18. Acrimony
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  Varin sat in the middle of the courtyard, legs crossed over one another and his eyes set on the sun. The rays stung his retina, but he felt a draw to the flames that bounced around the ball of light a million and one miles away.

  The past few days had felt like a blur to Varin, each moment that passed only resembling a pebble to water, rippling along and suddenly vanishing before his very eyes. He was conscious enough to understand what people said to him, but not to respond with intent. Each muttering that slipped beyond his lips was quick and to the point, allowing little to be left to converse about.

  There were moments where he felt alive and fully functional. Those moments were fleeting, the last sensible situation he could remember was when Aiora and he watched over Cateline and Mistress Leolina. It was in his most defensive mindsets where he felt in control, but when neutrality took over, he was numb.

  He turned his head at the sound of a twig snapping, long legs stepping into his peripheral vision, the skin that peeked beneath the skirt of her dress sickly pale but smooth. His eyes crawled up the cherry fabric of her dress, the velvet material accented with navy satin at the corset. An omniscient creature stood before him, the long gray strands falling alongside her face and falling at the peak of her breasts. Her wise eyes narrowed towards the boy, waving a finger for him to stand. The second her finger curled, he felt himself rise and follow the elf without control.

  “Leolina,” he said under his breath with a hoarse throat. His vision blurred between steps, her movements resembling a ghost as opposed to a living thing. The melodic voice chimed in the back of his mind again, the same from the tavern that put him in this trance.

  Follow your destiny, from the light of day, and into the wake of night.

  Varin scratched the back of his head, the echoing of the voice was like a parasite sucking at his brain, snaking around each segment, and consuming his focus. He felt mad.

  Leolina led Varin up the stairs into the attic of the west wing, where he and his troublesome friends had rummaged through Leolina’s closet-ridden skeletons. She pushed the warped lock to the side with her foot, opening the door and cleared her throat.

  “Varin, I understand you have been feeling a little under the weather.”

  Varin blinked at the Mistress, his brow furrowing but his lips unable to move. She waved her hand, causing him to stop in his tracks before she turned to face him head-on. He felt like a puppet, Leolina acting as the puppeteer.

  “I see you have some new friends, as well,” she said with an exasperated sigh. Turning on her heel, she stepped towards a tabletop that held vials of liquid scattered about. “She is dangerous, Varin. I hope you know.”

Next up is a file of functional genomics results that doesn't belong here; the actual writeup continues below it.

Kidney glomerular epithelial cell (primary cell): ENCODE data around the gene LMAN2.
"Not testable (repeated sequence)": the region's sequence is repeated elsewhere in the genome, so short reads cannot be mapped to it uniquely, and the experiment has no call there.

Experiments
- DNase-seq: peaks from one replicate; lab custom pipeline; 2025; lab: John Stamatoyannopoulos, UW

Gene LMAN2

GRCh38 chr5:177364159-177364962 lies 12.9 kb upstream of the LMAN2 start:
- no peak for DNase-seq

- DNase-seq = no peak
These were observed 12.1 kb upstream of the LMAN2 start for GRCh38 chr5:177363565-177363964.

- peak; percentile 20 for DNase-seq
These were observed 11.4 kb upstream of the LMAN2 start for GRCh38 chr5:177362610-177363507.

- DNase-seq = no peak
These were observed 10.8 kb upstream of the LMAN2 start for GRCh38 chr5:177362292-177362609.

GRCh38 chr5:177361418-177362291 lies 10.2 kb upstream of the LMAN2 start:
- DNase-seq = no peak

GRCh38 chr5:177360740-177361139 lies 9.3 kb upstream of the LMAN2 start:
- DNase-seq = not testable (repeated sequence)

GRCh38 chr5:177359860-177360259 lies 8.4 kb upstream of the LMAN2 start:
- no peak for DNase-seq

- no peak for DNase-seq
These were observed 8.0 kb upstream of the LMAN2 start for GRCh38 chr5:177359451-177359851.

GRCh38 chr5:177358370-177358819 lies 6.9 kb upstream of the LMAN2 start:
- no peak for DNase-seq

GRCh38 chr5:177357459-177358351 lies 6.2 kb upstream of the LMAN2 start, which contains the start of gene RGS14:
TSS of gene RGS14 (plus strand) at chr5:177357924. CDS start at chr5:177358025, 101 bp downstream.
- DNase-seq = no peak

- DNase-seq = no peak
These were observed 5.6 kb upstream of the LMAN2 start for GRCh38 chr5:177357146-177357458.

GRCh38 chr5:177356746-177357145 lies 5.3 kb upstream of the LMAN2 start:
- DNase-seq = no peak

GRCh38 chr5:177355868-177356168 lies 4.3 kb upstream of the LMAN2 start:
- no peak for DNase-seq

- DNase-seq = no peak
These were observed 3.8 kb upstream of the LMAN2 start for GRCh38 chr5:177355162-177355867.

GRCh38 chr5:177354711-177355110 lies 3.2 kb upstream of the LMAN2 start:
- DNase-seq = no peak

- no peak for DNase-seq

He scowled, his teeth gritting against each other as he struggled to find his words. Every time he opened his mouth, metaphorical dust blew into the air as his vocal cords failed him. Varin felt hopeless.

  “Arabelle is not to be messed with, Varin. She is a warrior, much like you, and will stop at nothing to achieve success. She has tormented Lighthelm for years, and I fear she has found her reason to stop.”

  Varin’s eyes trailed Leolina as she moved across the room, stopping at the plant that once held it’s stem tall with the portal image of doppelgangers in the next realm. Now, it rested limp and barely glowed at the tips of the leaves. It was a decaying host that yearned for rejuvenation.

  “I need to protect the scholars, along with Traburg itself. You don’t understand the doom Arabelle’s cult can ensue.”

  Leolina finally approached Varin, her eyes heavy and glistened with something sad. She looked defeated.

  “You don’t understand much of anything Varin, I know you came here to strengthen yourself as a soldier. Your Kingdom would do so much with you at their grasp, but I cannot let you go. You still have a purpose to Traburg and Lighthelm. Do you understand?”

  Slowly, Varin shook his head and watched as Leolina twiddled a vial between her fingertips. The liquid within was a radiant green, resembling a glowing emerald in the wake of night, only illuminated by the enchantment that flowed throughout. She opened it at the cork, twisting it upside down and coated her nails with it before scratching a symbol onto Varin’s forehead.

  Each mark released something within Varin. First, his voice returned in a curse so loud it shook his chest. A stinging sensation coated the outer layer of his forehead, seeping into his skull and twisting his brain into a migraine so surreal it could have been fatal. As he fell to his knees, Leolina’s voice rumbled as she chanted a spell he had never heard. When Varin first attended this academy, the teachings were magic that was found in the natural elements. The spells were foundational and easily translated by the language of the elders, inscribed in antiquated books that dated back centuries. This chant, though, was one that came from something otherworldly.